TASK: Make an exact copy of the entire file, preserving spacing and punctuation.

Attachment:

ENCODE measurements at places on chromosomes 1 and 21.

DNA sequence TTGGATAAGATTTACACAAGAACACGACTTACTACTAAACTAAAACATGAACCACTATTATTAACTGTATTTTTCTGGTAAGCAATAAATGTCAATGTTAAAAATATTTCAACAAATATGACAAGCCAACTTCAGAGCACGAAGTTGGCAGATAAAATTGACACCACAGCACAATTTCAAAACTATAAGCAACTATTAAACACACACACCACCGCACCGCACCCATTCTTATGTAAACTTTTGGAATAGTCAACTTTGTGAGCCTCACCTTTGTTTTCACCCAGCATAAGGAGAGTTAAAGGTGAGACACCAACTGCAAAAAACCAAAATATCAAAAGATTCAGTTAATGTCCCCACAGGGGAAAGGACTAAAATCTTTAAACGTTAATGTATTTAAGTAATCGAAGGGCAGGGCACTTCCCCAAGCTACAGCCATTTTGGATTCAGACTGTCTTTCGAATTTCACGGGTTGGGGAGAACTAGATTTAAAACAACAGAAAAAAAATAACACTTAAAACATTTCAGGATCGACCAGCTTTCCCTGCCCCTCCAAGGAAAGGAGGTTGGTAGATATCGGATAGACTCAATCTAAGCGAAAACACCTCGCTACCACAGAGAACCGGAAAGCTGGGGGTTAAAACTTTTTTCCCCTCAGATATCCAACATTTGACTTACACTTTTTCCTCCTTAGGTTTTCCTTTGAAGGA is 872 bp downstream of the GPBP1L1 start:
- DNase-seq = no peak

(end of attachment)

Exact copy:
ENCODE measurements at places on chromosomes 1 and 21.

DNA sequence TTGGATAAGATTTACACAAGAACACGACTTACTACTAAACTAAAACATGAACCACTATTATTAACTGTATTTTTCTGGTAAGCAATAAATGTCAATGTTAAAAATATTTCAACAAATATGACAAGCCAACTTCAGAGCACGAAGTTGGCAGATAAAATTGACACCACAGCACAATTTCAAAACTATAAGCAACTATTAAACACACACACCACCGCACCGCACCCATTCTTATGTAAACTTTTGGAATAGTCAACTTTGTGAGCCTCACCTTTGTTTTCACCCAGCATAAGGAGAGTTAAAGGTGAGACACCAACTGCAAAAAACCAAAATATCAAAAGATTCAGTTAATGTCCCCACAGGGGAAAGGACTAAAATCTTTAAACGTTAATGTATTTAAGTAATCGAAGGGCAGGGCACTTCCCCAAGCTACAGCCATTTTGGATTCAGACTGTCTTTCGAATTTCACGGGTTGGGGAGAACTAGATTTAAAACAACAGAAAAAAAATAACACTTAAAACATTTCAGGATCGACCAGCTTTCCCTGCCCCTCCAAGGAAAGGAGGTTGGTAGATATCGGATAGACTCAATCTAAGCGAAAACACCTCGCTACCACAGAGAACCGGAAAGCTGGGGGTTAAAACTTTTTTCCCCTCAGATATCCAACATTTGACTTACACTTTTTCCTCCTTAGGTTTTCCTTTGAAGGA is 872 bp downstream of the GPBP1L1 start:
- DNase-seq = no peak